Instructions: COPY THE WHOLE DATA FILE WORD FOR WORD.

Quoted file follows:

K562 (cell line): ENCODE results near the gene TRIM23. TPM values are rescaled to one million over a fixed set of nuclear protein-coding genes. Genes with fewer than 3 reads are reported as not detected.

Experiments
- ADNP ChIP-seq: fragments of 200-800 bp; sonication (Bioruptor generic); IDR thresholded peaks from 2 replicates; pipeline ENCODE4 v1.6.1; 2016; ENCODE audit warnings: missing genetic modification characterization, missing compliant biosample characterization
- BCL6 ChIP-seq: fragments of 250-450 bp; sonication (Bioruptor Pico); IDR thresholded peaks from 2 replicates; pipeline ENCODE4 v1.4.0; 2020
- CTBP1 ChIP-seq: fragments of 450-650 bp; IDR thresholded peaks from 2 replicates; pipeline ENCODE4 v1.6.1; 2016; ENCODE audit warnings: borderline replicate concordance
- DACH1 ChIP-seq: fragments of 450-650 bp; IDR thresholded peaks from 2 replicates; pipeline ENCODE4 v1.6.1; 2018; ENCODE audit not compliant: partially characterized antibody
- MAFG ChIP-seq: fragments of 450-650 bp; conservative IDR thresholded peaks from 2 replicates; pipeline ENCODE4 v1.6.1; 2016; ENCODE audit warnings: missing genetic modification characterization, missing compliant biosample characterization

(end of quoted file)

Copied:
K562 (cell line): ENCODE results near the gene TRIM23. TPM values are rescaled to one million over a fixed set of nuclear protein-coding genes. Genes with fewer than 3 reads are reported as not detected.

Experiments
- ADNP ChIP-seq: fragments of 200-800 bp; sonication (Bioruptor generic); IDR thresholded peaks from 2 replicates; pipeline ENCODE4 v1.6.1; 2016; ENCODE audit warnings: missing genetic modification characterization, missing compliant biosample characterization
- BCL6 ChIP-seq: fragments of 250-450 bp; sonication (Bioruptor Pico); IDR thresholded peaks from 2 replicates; pipeline ENCODE4 v1.4.0; 2020
- CTBP1 ChIP-seq: fragments of 450-650 bp; IDR thresholded peaks from 2 replicates; pipeline ENCODE4 v1.6.1; 2016; ENCODE audit warnings: borderline replicate concordance
- DACH1 ChIP-seq: fragments of 450-650 bp; IDR thresholded peaks from 2 replicates; pipeline ENCODE4 v1.6.1; 2018; ENCODE audit not compliant: partially characterized antibody
- MAFG ChIP-seq: fragments of 450-650 bp; conservative IDR thresholded peaks from 2 replicates; pipeline ENCODE4 v1.6.1; 2016; ENCODE audit warnings: missing genetic modification characterization, missing compliant biosample characterization